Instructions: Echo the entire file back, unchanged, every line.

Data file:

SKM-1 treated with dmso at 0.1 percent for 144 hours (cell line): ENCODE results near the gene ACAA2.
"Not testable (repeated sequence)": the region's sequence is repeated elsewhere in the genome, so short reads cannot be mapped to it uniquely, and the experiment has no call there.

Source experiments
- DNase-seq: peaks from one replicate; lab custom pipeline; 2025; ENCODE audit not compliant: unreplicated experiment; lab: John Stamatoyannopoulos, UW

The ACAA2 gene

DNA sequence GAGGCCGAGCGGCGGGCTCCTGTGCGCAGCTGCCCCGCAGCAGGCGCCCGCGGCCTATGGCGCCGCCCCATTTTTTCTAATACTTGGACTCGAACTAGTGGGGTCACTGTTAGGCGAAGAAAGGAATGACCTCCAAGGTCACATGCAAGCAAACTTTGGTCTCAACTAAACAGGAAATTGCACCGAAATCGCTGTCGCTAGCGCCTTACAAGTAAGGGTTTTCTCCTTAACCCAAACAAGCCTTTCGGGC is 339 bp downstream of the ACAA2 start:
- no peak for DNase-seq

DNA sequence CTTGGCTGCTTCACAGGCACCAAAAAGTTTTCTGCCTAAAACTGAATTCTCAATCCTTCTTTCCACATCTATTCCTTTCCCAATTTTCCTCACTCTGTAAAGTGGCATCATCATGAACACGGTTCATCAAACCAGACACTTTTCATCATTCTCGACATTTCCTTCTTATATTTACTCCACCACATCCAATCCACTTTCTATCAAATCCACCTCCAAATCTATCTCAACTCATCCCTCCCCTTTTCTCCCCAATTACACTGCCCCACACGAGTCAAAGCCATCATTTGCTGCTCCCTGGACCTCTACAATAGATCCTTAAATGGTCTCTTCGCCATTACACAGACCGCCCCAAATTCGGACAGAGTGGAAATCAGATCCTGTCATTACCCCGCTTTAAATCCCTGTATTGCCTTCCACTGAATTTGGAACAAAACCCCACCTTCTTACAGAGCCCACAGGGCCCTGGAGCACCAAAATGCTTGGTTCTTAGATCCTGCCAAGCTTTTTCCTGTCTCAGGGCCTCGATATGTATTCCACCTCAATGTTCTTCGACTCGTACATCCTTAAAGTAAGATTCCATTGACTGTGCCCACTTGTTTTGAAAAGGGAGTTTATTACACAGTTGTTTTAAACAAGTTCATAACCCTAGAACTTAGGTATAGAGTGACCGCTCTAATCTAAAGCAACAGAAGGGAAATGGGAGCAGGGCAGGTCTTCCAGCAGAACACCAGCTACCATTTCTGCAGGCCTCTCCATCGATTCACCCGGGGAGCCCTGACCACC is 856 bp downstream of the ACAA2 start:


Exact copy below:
SKM-1 treated with dmso at 0.1 percent for 144 hours (cell line): ENCODE results near the gene ACAA2.
"Not testable (repeated sequence)": the region's sequence is repeated elsewhere in the genome, so short reads cannot be mapped to it uniquely, and the experiment has no call there.

Source experiments
- DNase-seq: peaks from one replicate; lab custom pipeline; 2025; ENCODE audit not compliant: unreplicated experiment; lab: John Stamatoyannopoulos, UW

The ACAA2 gene

DNA sequence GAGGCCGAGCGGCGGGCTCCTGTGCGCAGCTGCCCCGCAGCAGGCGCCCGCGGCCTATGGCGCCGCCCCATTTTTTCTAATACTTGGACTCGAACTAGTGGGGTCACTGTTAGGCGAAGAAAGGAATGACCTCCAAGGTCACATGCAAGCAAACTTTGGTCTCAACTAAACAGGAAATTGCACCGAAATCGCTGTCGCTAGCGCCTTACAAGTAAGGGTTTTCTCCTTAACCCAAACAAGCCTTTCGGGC is 339 bp downstream of the ACAA2 start:
- no peak for DNase-seq

DNA sequence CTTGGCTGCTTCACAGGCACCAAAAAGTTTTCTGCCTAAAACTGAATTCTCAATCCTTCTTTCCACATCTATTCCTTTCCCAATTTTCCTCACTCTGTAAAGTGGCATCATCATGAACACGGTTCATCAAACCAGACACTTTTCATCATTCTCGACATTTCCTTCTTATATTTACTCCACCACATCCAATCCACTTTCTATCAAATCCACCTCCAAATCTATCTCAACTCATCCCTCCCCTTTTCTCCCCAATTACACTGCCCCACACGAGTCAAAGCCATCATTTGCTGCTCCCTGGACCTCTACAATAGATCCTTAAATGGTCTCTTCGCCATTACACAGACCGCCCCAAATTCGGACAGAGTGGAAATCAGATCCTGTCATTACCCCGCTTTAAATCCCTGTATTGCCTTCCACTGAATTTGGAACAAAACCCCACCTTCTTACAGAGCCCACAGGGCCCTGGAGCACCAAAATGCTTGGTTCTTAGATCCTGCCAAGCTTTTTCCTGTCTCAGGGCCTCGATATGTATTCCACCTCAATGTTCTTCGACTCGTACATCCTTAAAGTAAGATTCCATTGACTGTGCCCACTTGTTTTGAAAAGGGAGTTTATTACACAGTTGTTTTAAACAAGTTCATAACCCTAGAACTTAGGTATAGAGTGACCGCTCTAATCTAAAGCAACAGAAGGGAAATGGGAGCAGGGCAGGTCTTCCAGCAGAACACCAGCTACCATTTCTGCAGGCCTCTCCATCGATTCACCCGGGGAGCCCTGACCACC is 856 bp downstream of the ACAA2 start: